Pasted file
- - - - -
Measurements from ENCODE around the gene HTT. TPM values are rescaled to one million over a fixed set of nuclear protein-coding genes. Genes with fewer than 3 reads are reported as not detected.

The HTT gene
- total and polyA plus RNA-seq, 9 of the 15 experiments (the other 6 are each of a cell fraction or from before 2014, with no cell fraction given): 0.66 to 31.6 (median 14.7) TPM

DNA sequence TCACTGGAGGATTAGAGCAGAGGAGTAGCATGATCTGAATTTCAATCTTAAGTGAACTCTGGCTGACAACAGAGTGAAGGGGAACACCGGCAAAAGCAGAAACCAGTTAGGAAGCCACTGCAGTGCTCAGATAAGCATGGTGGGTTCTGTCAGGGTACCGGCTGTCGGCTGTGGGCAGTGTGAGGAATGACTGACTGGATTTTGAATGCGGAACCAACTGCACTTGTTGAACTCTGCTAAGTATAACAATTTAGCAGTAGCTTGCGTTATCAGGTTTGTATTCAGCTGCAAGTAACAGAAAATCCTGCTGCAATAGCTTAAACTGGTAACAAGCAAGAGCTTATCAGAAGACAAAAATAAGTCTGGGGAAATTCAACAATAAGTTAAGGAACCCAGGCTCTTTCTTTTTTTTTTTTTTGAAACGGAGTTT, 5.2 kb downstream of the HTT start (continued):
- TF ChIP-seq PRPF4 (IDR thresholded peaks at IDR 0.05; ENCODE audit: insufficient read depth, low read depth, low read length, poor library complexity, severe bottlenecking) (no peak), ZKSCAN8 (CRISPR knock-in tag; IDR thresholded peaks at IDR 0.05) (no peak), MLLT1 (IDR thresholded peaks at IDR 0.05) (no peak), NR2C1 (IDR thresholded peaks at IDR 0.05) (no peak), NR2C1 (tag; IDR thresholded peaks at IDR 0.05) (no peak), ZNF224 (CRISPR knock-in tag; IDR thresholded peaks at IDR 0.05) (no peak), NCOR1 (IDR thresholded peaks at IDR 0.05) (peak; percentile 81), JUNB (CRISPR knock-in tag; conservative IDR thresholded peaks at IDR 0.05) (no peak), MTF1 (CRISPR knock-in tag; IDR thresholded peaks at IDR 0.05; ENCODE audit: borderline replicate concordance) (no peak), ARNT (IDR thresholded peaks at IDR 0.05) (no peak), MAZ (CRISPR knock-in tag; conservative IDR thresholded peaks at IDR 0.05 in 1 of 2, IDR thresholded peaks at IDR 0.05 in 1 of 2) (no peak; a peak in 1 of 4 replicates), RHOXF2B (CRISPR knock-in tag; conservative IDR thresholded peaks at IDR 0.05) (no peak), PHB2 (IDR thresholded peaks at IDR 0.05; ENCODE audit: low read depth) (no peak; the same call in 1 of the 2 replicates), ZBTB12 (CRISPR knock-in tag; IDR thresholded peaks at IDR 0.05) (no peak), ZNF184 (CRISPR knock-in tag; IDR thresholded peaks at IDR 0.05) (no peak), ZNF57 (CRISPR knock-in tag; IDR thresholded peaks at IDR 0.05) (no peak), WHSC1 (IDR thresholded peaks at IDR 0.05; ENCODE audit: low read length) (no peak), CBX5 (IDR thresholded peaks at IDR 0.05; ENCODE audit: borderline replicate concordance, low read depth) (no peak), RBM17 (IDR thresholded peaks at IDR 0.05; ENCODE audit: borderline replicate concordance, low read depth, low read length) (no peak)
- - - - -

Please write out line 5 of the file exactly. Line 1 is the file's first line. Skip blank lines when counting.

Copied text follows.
- TF ChIP-seq PRPF4 (IDR thresholded peaks at IDR 0.05; ENCODE audit: insufficient read depth, low read depth, low read length, poor library complexity, severe bottlenecking) (no peak), ZKSCAN8 (CRISPR knock-in tag; IDR thresholded peaks at IDR 0.05) (no peak), MLLT1 (IDR thresholded peaks at IDR 0.05) (no peak), NR2C1 (IDR thresholded peaks at IDR 0.05) (no peak), NR2C1 (tag; IDR thresholded peaks at IDR 0.05) (no peak), ZNF224 (CRISPR knock-in tag; IDR thresholded peaks at IDR 0.05) (no peak), NCOR1 (IDR thresholded peaks at IDR 0.05) (peak; percentile 81), JUNB (CRISPR knock-in tag; conservative IDR thresholded peaks at IDR 0.05) (no peak), MTF1 (CRISPR knock-in tag; IDR thresholded peaks at IDR 0.05; ENCODE audit: borderline replicate concordance) (no peak), ARNT (IDR thresholded peaks at IDR 0.05) (no peak), MAZ (CRISPR knock-in tag; conservative IDR thresholded peaks at IDR 0.05 in 1 of 2, IDR thresholded peaks at IDR 0.05 in 1 of 2) (no peak; a peak in 1 of 4 replicates), RHOXF2B (CRISPR knock-in tag; conservative IDR thresholded peaks at IDR 0.05) (no peak), PHB2 (IDR thresholded peaks at IDR 0.05; ENCODE audit: low read depth) (no peak; the same call in 1 of the 2 replicates), ZBTB12 (CRISPR knock-in tag; IDR thresholded peaks at IDR 0.05) (no peak), ZNF184 (CRISPR knock-in tag; IDR thresholded peaks at IDR 0.05) (no peak), ZNF57 (CRISPR knock-in tag; IDR thresholded peaks at IDR 0.05) (no peak), WHSC1 (IDR thresholded peaks at IDR 0.05; ENCODE audit: low read length) (no peak), CBX5 (IDR thresholded peaks at IDR 0.05; ENCODE audit: borderline replicate concordance, low read depth) (no peak), RBM17 (IDR thresholded peaks at IDR 0.05; ENCODE audit: borderline replicate concordance, low read depth, low read length) (no peak)